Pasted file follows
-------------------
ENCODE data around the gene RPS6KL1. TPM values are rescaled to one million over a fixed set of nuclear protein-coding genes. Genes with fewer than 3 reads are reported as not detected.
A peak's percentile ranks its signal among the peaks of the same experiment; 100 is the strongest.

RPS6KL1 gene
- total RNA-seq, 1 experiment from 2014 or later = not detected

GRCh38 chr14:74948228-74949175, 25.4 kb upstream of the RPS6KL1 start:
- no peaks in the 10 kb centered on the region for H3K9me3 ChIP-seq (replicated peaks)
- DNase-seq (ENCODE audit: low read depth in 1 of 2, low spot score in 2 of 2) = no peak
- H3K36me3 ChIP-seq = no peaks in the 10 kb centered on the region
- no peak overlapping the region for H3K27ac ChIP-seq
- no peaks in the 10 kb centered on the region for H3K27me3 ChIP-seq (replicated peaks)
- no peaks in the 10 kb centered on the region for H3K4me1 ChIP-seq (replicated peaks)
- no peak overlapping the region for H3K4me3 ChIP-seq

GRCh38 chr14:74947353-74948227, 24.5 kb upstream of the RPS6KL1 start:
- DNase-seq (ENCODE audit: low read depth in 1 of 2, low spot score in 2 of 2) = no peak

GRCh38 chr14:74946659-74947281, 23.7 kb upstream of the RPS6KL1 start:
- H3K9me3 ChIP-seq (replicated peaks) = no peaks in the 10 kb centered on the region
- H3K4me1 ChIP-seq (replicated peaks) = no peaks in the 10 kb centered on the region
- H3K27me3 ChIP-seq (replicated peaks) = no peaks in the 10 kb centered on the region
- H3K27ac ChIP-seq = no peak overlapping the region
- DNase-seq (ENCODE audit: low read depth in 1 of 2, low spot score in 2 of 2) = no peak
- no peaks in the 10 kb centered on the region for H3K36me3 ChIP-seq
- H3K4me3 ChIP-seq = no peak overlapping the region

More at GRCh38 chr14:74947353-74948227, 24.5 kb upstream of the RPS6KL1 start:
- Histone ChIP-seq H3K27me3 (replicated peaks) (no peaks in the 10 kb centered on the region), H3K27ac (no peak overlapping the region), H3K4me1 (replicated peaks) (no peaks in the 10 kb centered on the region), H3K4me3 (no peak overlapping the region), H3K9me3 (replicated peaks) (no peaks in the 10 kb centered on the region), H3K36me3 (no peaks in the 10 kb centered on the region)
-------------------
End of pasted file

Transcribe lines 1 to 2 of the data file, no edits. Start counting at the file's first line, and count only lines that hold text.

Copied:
ENCODE data around the gene RPS6KL1. TPM values are rescaled to one million over a fixed set of nuclear protein-coding genes. Genes with fewer than 3 reads are reported as not detected.
A peak's percentile ranks its signal among the peaks of the same experiment; 100 is the strongest.